Banana worker, Dominican Republic
Photo credit: ©Fairtrade Foundation/Julia Powell
This worker on the Juliana-Jaramillo Banana Producers' Co-operative in the Dominican Republic benefits from the membership of a Fairtrade organisation. This guarantees farmers a minimum wage throughout the year.
Formally founded in 2000 (and operating more loosely since 1996), Juliana-Jaramilla is a banana producing co-operative whose members also employ hired labour. It is located in the northern region of the Dominican Republic. The name derives from the two villages at the centre of the co-operative.
The Dominican Republic shares the island of Hispaniola with Haiti, the poorest country in Latin America. Juliana-Jaramillo is near the Haitian border and the area has similar poverty levels to Haiti. In 1999 it was estimated that 25 per cent of the population were still living below the poverty line. Many of Juliana-Jaramillos hired workers are Haitian migrant workers.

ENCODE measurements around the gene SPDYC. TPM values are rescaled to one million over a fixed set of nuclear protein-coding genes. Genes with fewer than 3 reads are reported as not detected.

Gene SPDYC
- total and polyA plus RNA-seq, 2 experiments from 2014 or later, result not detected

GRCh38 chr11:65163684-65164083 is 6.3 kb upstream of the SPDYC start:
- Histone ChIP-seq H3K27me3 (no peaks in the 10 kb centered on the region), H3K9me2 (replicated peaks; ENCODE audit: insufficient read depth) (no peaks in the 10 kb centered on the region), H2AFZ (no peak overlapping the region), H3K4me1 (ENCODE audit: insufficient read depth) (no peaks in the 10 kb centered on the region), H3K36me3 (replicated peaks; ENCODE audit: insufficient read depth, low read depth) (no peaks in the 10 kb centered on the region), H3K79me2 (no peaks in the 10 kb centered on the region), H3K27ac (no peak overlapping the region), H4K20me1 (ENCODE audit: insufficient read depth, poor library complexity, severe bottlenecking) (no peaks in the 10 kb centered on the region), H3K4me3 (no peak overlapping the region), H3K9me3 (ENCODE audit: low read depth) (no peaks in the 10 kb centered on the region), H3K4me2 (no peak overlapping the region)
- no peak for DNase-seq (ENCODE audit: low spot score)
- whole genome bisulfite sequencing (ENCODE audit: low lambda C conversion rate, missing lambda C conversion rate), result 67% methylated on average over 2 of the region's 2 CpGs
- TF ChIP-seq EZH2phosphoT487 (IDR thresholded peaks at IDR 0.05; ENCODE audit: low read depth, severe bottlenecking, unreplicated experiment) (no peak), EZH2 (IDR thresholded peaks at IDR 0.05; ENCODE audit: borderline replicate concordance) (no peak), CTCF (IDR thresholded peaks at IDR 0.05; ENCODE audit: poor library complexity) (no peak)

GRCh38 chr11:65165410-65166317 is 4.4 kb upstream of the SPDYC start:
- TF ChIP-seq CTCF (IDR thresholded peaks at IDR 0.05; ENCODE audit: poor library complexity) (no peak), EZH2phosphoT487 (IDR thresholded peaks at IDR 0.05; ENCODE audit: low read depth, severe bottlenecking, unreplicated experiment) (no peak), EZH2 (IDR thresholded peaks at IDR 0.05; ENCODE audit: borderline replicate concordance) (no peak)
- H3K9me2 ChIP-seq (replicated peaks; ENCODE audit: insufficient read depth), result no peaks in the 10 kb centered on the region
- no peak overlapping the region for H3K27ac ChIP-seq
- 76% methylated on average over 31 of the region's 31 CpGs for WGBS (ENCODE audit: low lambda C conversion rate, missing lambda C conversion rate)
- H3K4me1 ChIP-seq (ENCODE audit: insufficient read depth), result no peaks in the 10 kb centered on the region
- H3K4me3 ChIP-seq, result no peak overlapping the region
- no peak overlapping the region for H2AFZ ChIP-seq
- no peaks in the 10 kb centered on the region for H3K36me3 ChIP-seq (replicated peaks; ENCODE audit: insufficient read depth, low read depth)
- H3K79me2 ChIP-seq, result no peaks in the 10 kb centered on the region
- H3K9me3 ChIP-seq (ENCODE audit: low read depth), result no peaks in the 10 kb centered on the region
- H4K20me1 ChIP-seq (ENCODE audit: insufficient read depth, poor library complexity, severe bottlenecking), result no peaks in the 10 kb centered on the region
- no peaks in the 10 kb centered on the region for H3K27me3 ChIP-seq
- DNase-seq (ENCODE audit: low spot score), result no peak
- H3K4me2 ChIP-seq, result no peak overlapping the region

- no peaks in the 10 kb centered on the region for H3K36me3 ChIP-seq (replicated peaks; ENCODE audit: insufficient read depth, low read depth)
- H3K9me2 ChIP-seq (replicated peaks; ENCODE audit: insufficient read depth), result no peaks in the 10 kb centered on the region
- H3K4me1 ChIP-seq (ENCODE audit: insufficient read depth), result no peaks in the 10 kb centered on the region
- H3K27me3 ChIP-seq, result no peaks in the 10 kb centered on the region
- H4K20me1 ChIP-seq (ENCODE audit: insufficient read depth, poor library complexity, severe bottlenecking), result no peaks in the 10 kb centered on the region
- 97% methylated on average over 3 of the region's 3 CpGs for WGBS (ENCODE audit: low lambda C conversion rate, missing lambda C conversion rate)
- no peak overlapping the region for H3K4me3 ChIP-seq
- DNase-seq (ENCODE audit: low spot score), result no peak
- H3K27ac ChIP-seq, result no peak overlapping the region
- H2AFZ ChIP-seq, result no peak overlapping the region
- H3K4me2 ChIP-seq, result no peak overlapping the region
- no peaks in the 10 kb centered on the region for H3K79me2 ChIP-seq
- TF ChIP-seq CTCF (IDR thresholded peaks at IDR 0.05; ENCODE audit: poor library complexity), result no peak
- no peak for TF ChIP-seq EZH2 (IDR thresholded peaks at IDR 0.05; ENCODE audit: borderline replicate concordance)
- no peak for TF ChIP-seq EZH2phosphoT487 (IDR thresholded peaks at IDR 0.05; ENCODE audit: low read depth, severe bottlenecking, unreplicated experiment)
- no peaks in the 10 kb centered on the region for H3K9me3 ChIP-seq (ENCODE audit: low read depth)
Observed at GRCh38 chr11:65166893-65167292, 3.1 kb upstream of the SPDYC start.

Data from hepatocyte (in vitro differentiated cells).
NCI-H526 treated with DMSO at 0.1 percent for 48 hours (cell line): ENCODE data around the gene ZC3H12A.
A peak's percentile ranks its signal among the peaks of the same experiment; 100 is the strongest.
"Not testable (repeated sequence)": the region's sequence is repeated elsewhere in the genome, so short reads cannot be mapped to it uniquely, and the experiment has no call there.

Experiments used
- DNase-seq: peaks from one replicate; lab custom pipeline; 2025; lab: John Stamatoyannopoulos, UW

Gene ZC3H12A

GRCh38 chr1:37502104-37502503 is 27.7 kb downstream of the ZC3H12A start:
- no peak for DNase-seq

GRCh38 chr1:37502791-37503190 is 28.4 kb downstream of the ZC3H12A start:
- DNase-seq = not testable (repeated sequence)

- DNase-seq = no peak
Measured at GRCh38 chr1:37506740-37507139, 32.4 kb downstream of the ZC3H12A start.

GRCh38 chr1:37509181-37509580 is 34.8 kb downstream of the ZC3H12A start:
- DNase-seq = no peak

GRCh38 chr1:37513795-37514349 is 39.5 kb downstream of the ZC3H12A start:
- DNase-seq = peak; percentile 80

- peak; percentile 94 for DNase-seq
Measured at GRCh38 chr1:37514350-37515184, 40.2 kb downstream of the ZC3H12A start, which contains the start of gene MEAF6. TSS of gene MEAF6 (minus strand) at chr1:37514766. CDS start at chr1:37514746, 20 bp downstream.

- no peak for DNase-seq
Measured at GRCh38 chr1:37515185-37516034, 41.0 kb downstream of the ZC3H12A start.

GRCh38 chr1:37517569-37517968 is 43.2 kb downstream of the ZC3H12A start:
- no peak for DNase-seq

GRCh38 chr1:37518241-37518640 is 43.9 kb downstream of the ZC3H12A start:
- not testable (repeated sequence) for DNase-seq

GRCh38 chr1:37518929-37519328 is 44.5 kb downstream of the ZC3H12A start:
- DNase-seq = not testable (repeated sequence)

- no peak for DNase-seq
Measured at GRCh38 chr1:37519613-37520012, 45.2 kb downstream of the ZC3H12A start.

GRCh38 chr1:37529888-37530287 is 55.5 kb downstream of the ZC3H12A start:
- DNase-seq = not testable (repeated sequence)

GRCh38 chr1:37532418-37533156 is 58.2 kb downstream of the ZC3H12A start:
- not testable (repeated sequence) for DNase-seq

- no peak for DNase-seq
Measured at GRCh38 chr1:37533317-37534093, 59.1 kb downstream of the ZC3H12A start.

The co-operative joined the Fairtrade producers register in 1998. Production was halted for almost a year because of the destruction caused by Hurricane George and resumed at the end of 1999.
As a result of Fairtrade sales, the farmers have far more security; they are paid weekly and are guaranteed a minimum price throughout the year; by contrast other local farmers are paid monthly and the price received fluctuates wildly. Fairtrade is the only viable export route for small producers.
International trade in foodstuffs is increasing much faster than food production. It took off especially in the last quarter of the 20th century as a result of trade liberalisation under the GATT, the WTO and World Bank/IMF structural adjustment programmes. More land in developing countries now grows food for the export market. This has implications for food for local people. The prices of many agricultural commodities are at or near all-time lows. Under fair trade arrangements, producers in developing countries are guaranteed a price for their produce that gives them a decent return.